Japanese Writing


Some time ago, I attempted a fan translation of the bland anime-original Detective Conan episode 439, そして誰もいなくなればいい. Work went slowly because I found the story so boring. Not being a 推理オタク (mystery geek), I didn’t even realize the plot was a blatant rip-off of Agatha Christie’s And Then There Were None until a friend pointed it out later, so when I submitted my translation, I had a title like “And It’d Be Great If Everyone Disappeared”. While this works as a fairly literal translation, it’s obviously not what the writers were going for with the title. They very clearly meant to refer to Christie’s work.

そして誰もいなくなった is the Japanese title of And Then There Were None. Changing the verb ending to なれば makes it conditional, and then adding いい indicates that the preceding is the desired situation. This results in something like:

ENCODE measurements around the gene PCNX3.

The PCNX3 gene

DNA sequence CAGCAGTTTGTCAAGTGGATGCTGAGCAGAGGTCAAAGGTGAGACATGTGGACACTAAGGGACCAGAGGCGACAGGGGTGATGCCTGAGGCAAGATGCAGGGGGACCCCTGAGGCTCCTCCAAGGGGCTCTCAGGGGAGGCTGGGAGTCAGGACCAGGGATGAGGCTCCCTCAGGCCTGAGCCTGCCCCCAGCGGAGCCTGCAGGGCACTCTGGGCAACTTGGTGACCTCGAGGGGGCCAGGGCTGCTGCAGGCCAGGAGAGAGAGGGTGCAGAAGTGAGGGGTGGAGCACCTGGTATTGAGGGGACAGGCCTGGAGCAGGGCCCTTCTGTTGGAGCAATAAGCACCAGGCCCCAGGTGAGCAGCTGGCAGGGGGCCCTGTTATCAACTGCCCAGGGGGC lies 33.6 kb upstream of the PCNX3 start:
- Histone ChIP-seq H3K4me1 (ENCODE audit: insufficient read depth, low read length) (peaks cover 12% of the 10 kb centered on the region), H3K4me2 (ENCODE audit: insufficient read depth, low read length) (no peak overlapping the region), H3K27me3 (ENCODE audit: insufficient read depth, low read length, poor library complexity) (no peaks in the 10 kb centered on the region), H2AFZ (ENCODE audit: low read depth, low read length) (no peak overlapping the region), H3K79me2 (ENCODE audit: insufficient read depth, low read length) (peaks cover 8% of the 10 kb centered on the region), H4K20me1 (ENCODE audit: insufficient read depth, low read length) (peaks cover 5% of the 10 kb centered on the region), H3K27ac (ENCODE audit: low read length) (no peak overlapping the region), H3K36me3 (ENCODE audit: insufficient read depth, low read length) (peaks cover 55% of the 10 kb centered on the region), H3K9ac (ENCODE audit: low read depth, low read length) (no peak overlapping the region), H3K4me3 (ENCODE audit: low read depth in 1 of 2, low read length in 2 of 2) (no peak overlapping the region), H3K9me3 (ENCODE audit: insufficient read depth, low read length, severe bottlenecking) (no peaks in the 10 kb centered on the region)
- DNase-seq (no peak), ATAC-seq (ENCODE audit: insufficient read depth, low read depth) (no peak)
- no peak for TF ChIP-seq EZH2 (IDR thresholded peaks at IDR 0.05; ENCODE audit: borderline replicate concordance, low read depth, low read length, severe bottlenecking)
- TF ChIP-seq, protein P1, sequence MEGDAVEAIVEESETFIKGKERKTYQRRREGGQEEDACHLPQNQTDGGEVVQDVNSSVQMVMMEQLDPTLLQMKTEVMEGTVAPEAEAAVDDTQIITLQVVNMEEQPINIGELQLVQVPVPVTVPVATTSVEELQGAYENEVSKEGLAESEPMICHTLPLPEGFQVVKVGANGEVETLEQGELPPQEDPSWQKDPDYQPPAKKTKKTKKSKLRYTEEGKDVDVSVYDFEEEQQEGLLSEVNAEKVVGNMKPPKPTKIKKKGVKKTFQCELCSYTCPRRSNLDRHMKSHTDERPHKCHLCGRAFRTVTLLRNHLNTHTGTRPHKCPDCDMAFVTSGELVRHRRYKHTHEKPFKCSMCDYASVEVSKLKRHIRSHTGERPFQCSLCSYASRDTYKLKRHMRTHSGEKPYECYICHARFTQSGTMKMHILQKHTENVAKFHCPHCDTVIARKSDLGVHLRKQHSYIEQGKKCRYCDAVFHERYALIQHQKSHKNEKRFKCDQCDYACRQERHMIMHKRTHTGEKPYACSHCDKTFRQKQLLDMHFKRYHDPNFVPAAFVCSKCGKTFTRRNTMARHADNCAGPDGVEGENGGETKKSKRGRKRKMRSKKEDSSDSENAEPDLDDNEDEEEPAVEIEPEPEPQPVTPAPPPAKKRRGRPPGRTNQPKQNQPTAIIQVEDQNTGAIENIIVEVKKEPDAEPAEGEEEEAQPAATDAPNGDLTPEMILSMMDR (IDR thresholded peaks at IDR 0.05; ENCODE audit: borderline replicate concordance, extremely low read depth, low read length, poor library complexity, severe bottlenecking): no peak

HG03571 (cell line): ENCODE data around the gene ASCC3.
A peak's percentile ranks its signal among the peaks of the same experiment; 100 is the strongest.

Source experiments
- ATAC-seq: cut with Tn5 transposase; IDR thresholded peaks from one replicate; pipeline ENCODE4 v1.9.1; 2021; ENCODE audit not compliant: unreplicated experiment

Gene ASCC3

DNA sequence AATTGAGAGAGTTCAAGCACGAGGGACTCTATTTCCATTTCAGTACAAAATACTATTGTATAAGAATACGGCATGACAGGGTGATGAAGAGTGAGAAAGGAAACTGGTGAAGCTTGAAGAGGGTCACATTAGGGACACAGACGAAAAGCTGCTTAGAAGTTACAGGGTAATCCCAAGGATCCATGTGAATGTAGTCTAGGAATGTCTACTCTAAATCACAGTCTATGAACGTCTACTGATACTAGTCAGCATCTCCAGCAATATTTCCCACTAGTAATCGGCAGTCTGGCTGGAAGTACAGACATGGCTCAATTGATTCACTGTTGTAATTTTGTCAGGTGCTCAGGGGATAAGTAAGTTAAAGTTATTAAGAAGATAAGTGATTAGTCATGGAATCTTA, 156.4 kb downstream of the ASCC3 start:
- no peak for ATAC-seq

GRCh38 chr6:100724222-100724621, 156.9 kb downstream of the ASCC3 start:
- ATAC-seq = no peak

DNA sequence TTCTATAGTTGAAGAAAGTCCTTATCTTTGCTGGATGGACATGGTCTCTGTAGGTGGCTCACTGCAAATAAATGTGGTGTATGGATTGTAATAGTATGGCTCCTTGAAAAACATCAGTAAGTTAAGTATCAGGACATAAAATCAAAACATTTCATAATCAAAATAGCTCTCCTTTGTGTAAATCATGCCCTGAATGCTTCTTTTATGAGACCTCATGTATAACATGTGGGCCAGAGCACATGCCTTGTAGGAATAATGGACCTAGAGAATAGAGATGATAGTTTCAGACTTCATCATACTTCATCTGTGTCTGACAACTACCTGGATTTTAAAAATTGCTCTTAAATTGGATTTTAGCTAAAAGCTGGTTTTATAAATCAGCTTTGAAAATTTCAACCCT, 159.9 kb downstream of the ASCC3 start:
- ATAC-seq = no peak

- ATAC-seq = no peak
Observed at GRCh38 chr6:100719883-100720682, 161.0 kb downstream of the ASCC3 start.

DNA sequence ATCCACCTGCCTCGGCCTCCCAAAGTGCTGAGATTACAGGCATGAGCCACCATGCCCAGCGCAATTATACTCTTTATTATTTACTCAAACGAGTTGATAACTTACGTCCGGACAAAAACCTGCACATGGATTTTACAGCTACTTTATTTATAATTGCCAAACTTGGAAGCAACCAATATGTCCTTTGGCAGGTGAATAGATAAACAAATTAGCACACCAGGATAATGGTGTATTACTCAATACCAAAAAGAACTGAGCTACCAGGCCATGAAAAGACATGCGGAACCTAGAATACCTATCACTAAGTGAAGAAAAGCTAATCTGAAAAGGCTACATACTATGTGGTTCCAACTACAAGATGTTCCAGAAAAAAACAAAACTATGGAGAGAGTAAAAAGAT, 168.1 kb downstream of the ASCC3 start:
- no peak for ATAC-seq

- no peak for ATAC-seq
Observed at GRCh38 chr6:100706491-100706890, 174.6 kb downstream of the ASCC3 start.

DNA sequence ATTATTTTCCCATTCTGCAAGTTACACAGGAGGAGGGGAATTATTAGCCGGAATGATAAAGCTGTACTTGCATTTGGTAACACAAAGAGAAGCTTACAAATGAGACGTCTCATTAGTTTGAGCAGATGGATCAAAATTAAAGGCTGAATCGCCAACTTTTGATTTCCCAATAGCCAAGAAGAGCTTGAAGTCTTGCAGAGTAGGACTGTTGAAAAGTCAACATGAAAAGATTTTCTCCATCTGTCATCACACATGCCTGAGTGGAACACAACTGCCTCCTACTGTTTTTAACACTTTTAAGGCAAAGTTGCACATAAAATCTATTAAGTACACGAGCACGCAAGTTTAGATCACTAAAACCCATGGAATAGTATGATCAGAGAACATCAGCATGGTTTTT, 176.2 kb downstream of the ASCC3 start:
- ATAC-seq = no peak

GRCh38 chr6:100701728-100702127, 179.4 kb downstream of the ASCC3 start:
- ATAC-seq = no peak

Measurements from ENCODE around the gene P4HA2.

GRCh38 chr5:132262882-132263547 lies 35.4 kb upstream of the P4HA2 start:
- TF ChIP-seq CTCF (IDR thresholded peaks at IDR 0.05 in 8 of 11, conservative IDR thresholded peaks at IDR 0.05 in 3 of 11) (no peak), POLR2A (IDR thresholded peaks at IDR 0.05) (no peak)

If (And Then There Were None), Good!

So, how to reference Christie’s title while keeping the conditional intact and using English that doesn’t sound ridiculous? Obviously “It’d Be Great If and Then There Were None” is out. But that was the best I could come up with for months and months. This morning, lying sleeplessly in a bed hundreds of miles from home, a solution finally occurred to me. Here are some variations.

And Then There Were None? That’d Be Great!
And Then There Were None? That’s My Preference
And Then There Were None? If Only

The question mark handles the conditional and maintains the flow of the original title. Then it’s up to the following phrase to drive home the murderous point.

I think I like the last one best.

2 replies on “そして誰もいなくなればいい”

The original title to that book was “Ten Little N____” with the n-word being a racial slur I didn’t feel like typing – then it was changed to “Ten Little Indians” and later on to “And Then There Were None.” It is a good mystery though.

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